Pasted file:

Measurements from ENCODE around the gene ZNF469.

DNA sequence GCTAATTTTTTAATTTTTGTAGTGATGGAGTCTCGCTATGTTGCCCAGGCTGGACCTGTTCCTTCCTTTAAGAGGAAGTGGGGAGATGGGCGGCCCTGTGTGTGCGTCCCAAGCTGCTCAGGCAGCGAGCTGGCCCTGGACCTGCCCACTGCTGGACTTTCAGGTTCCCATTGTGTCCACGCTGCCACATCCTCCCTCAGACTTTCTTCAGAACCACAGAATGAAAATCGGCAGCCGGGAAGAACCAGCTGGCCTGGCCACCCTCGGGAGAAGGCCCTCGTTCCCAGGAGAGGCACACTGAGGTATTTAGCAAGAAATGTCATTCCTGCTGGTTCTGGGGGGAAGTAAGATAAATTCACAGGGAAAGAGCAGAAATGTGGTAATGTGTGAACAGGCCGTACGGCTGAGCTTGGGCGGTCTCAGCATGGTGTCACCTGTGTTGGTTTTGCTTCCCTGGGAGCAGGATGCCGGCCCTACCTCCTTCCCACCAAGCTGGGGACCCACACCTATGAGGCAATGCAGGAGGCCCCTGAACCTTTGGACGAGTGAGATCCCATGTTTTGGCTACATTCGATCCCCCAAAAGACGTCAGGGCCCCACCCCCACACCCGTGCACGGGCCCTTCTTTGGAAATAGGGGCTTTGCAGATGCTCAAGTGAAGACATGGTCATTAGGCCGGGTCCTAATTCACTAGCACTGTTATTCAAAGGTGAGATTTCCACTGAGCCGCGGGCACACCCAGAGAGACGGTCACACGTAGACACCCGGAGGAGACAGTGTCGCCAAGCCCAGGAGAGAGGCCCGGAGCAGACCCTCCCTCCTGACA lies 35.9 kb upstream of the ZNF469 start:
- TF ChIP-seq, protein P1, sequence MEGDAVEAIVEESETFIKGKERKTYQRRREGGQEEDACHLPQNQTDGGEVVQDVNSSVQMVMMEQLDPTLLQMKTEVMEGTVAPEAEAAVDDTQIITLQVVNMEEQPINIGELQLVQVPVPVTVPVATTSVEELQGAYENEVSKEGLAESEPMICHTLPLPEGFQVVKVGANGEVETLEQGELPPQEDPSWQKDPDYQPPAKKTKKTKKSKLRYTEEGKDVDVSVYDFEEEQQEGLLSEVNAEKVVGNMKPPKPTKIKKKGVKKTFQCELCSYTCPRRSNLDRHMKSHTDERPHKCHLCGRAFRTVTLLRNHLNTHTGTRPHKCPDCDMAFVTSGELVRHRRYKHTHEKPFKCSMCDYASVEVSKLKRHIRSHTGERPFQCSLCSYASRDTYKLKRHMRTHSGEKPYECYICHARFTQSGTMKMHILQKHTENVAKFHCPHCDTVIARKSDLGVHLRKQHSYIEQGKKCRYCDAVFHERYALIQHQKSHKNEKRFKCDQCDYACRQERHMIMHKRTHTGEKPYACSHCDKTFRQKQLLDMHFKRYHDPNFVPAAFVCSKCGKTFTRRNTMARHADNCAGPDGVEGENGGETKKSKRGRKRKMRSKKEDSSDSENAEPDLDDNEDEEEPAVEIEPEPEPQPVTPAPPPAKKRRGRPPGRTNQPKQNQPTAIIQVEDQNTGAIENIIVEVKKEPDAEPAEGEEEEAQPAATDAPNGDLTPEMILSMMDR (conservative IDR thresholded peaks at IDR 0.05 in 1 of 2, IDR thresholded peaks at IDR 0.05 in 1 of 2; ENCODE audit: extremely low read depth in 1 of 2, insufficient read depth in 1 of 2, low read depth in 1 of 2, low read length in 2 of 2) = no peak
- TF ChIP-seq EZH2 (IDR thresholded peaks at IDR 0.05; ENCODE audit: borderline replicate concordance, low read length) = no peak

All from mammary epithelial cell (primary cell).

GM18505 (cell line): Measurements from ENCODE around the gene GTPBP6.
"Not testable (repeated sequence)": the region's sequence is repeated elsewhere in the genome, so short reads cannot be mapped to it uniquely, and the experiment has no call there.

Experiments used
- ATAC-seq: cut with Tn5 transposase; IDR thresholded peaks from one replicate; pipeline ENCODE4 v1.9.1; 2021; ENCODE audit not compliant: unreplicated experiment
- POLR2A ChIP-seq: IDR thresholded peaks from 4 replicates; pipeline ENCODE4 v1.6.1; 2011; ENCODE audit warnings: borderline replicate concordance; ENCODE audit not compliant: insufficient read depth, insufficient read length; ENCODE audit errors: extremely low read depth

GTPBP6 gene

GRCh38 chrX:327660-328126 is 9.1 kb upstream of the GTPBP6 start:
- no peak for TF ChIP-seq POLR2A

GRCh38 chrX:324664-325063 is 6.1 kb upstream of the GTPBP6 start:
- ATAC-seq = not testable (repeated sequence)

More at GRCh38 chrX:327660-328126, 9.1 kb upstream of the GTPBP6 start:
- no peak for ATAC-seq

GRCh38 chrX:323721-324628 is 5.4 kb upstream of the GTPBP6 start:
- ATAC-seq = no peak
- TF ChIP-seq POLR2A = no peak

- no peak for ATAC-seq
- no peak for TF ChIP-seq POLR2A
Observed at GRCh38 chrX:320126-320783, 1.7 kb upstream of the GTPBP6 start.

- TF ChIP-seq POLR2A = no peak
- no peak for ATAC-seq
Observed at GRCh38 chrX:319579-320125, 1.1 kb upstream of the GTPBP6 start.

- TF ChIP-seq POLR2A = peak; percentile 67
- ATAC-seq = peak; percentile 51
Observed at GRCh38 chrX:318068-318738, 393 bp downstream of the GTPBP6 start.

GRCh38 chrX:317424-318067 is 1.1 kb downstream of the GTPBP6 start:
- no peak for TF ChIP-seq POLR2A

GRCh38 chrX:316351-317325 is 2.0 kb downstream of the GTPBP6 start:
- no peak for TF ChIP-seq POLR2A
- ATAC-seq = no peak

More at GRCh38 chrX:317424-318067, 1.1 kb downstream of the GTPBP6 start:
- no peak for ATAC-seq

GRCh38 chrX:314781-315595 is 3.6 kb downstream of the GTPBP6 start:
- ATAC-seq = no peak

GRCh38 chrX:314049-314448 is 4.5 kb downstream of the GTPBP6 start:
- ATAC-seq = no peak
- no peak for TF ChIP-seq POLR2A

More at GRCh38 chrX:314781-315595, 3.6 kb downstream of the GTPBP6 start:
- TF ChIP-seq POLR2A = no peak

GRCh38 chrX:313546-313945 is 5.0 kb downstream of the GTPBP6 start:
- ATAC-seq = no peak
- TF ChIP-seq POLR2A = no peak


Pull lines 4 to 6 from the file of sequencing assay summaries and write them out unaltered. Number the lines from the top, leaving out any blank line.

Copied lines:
- TF ChIP-seq EZH2 (IDR thresholded peaks at IDR 0.05; ENCODE audit: borderline replicate concordance, low read length) = no peak

All from mammary epithelial cell (primary cell).

GM18505 (cell line): Measurements from ENCODE around the gene GTPBP6.